Country Facts and Folklore
By Andy Reddick
One of the first creameries in Iowa began in Manchester, Delaware County, in 1872. Iowa butter was awarded the gold medal at the World’s Fair in Philadelphia in 1876. The butter was made by W. S. Carrington at Strawberry Point in Clayton County. By 1880, one third of all butter made in the United States was produced in Iowa.
Milk had to set 24 hours so that the cream would rise to the top and could be skimmed off the remaining liquid. A problem was, that on most farms the entire volume could sour before the milk and cream divided. Many farmers rushed their milk to the creamery to "set" until the cream had risen. Then the milk was returned to the farmer. Those that risked the milk turning sour allowed the milk to set 24 hours at home, and only delivered the cream to the creamery. Obviously, there was a need for a cream separator to be invented.
A separating machine was first manufactured in Sweden and Denmark. A Danish immigrant near Cedar Falls imported one of the machines, the first to be used within the United States. Soon they were manufactured in numerous locations within the US.
Iowa creameries increased in number from 449 in 1879 to 725 in 1896, and dropped back to 390 in 1949. The heyday of the creamery was during the 1920s. Many were cooperative, owned jointly by a group of farmers.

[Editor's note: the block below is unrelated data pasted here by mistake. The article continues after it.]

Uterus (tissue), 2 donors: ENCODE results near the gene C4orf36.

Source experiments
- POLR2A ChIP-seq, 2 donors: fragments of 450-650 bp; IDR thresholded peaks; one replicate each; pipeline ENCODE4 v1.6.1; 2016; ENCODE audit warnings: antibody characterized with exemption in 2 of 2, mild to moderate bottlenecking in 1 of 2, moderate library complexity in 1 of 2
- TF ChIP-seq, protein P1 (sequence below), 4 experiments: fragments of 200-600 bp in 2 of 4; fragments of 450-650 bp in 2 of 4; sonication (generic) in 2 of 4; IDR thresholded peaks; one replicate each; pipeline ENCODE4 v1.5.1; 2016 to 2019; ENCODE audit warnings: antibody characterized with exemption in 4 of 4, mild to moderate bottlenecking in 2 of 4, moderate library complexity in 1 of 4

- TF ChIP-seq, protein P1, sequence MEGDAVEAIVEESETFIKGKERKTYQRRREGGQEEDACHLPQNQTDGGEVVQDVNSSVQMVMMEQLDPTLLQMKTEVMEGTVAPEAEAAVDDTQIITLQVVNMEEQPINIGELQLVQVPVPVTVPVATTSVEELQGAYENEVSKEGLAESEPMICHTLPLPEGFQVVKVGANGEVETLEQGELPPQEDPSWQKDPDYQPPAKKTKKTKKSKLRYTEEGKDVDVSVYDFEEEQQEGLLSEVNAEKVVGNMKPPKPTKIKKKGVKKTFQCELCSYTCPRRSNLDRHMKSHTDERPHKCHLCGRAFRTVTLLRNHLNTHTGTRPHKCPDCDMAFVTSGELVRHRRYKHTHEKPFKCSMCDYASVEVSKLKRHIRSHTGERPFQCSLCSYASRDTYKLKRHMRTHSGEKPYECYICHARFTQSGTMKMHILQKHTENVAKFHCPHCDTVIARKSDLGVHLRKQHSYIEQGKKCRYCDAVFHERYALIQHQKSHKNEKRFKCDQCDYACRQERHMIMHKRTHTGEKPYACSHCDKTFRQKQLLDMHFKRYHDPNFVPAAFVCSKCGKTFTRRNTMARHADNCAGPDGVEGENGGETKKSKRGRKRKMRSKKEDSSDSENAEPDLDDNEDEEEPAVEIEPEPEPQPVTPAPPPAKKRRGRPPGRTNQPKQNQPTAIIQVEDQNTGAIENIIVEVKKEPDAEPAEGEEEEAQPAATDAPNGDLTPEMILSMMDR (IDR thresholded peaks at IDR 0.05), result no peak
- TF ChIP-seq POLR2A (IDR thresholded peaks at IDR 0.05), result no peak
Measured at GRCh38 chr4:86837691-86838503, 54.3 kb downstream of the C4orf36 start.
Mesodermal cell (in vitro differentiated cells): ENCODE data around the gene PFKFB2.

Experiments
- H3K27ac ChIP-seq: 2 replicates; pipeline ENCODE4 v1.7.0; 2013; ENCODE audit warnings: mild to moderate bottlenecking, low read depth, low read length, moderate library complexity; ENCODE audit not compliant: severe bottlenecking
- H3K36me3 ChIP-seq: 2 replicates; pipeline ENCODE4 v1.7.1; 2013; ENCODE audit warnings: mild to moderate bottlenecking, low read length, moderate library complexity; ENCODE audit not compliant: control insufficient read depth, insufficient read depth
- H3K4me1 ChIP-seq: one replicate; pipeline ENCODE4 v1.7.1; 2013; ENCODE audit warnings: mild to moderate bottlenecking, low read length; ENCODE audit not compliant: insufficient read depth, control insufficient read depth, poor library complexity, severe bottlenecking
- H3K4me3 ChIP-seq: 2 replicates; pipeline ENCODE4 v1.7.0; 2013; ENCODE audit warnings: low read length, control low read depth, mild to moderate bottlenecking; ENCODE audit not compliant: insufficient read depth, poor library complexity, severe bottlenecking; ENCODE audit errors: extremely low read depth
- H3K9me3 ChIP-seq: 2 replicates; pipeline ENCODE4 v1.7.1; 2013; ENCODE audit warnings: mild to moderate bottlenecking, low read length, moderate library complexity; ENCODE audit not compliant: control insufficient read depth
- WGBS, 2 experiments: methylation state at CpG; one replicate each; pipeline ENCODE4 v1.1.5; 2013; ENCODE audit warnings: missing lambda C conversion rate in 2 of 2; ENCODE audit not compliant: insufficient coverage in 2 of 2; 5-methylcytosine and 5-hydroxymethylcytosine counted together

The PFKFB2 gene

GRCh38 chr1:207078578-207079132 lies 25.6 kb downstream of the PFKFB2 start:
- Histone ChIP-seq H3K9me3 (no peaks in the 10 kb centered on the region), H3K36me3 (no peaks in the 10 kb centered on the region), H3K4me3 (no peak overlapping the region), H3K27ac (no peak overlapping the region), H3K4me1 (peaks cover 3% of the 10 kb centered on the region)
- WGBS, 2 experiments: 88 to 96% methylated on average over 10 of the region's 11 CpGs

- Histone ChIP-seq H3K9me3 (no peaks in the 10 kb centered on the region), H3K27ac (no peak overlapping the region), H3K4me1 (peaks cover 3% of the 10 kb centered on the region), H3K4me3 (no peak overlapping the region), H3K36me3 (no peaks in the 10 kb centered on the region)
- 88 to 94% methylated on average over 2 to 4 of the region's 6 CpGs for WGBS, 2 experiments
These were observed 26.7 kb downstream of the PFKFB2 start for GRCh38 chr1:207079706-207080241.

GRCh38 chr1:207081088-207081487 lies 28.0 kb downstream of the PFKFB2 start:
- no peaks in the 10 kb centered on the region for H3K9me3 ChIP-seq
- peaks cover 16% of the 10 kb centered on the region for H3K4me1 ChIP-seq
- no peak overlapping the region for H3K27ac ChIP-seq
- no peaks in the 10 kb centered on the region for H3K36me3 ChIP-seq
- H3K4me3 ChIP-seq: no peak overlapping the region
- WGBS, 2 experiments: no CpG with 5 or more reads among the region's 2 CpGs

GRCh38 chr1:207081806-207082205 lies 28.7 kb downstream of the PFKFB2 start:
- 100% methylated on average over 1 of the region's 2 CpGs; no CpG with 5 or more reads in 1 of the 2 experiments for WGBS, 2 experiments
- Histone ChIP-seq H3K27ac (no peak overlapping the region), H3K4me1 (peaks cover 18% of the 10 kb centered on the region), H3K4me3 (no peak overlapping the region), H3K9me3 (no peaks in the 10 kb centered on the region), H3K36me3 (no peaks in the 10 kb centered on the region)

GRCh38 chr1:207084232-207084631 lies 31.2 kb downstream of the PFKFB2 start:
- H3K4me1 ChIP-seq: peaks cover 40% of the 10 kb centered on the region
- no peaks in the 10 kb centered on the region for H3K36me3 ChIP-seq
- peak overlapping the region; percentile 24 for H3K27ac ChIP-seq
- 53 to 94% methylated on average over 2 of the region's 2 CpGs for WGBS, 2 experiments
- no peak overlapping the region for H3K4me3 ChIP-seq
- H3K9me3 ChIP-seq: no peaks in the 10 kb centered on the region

Such was the case in Keosauqua. One of the state’s largest cooperative creameries began in Keosauqua in 1924 and lasted into the 1960s, employing up to 100 people. South Iowa Brand Butter was sold from coast to coast. In 1946, my grandmother was surprised when she found it for sale in a San Francisco market for less money than it cost at Barker's Store in Douds.
Milton had a creamery that was destroyed by fire in 1907. Closely related, Birmingham had a cheese factory in operation in 1871.
(The Hawkeye State: A History for Home and School. Dr. T. P. Christensen. Ames: Iowa University Press, 1977. The Keosauqua Experience. Sesquicentennial Project of the Van Buren County Historical Society. Keosauqua, 1989)
Contributed to the Van Buren Co. IAGenWeb Project by Andy Reddick